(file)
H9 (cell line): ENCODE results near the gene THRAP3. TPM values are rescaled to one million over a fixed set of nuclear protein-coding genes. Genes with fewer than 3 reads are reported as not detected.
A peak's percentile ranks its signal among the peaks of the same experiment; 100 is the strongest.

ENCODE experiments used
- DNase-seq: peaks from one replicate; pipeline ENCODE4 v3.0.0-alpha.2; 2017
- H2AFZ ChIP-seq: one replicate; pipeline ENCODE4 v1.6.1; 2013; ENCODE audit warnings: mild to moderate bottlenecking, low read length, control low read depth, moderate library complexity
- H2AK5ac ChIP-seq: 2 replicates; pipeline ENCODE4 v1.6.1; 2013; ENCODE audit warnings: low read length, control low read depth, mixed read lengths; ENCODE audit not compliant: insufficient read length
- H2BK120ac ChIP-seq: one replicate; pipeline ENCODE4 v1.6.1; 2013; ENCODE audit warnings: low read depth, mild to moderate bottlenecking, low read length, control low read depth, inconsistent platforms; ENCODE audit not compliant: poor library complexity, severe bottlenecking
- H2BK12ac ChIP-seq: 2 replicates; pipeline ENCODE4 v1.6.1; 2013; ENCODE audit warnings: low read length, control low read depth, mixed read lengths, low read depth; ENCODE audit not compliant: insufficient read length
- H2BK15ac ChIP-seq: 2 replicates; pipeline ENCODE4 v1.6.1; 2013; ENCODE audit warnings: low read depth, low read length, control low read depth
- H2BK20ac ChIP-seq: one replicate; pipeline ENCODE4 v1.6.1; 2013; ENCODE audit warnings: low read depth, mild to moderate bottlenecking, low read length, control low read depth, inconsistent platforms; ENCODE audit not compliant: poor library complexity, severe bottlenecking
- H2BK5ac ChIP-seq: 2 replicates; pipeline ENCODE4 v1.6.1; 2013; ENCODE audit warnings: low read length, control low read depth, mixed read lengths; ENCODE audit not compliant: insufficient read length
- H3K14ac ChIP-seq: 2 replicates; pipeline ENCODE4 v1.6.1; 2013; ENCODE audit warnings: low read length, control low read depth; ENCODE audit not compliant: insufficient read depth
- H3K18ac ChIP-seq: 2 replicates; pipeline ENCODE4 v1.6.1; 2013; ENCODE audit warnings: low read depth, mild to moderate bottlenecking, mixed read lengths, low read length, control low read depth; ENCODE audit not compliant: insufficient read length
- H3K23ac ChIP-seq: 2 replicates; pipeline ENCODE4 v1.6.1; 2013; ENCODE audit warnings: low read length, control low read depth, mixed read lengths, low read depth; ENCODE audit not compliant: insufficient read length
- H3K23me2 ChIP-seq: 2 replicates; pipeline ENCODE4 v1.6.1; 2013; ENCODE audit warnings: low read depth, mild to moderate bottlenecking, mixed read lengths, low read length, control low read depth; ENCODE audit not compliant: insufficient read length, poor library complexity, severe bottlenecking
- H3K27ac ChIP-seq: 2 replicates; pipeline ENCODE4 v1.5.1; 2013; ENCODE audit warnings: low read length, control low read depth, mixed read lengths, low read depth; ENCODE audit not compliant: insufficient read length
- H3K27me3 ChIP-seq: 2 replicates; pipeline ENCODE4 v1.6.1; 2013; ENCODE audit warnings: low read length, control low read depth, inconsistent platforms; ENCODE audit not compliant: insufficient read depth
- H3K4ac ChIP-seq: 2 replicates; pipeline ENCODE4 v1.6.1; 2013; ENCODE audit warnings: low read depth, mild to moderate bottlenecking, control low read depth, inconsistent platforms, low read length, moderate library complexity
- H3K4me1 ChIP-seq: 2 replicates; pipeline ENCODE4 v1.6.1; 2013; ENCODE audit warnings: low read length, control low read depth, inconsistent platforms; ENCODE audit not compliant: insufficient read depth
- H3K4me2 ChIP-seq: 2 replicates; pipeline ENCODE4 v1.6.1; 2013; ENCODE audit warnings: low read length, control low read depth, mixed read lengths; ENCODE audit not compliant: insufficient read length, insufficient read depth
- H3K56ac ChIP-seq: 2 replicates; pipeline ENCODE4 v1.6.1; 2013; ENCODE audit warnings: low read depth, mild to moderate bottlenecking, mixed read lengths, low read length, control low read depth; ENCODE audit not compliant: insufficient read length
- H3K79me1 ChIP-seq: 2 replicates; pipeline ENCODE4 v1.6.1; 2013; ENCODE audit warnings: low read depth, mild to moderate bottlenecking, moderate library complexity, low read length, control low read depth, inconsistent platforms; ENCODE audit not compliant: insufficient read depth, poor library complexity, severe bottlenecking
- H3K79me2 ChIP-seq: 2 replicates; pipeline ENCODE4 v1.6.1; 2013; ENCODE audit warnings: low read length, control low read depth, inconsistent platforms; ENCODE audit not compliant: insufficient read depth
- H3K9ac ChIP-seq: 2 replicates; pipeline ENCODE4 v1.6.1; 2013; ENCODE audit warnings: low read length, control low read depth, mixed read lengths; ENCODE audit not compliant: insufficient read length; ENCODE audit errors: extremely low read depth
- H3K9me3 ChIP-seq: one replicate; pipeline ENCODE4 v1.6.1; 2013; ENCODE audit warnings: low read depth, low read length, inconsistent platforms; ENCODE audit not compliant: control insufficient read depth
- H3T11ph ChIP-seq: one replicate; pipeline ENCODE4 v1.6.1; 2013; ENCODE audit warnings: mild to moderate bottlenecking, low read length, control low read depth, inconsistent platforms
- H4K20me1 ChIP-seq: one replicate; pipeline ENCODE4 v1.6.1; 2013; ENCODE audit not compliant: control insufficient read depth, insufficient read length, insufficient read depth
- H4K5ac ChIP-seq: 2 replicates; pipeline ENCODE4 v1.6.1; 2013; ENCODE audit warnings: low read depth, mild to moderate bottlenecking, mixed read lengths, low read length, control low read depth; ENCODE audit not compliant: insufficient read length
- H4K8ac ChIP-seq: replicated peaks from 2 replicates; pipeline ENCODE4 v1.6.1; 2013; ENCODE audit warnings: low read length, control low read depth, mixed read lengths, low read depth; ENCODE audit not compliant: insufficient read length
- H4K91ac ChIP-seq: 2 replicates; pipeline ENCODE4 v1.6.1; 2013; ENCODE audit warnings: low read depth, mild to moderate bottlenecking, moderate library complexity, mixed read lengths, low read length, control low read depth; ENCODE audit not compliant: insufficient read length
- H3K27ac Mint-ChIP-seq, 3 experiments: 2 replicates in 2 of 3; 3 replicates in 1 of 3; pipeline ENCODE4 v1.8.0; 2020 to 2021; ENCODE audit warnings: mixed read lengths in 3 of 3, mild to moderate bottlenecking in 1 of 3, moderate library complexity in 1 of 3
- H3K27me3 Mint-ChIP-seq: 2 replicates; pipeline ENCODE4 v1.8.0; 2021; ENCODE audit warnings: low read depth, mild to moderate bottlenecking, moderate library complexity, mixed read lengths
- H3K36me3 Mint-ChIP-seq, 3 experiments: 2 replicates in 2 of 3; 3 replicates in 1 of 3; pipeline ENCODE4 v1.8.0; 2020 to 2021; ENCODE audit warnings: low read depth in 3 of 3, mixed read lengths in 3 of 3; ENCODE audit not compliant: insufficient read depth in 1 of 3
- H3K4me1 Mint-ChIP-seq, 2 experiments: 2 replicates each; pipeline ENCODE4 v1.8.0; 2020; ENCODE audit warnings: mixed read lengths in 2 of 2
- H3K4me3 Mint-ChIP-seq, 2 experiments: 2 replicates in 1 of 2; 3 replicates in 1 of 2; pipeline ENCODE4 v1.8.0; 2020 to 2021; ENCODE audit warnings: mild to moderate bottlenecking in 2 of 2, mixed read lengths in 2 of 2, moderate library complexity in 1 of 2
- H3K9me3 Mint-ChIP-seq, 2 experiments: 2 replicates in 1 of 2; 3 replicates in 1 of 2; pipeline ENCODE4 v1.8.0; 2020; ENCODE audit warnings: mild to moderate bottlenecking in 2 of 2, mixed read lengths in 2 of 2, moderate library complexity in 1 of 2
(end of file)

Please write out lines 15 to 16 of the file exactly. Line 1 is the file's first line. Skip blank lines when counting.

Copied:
- H3K23me2 ChIP-seq: 2 replicates; pipeline ENCODE4 v1.6.1; 2013; ENCODE audit warnings: low read depth, mild to moderate bottlenecking, mixed read lengths, low read length, control low read depth; ENCODE audit not compliant: insufficient read length, poor library complexity, severe bottlenecking
- H3K27ac ChIP-seq: 2 replicates; pipeline ENCODE4 v1.5.1; 2013; ENCODE audit warnings: low read length, control low read depth, mixed read lengths, low read depth; ENCODE audit not compliant: insufficient read length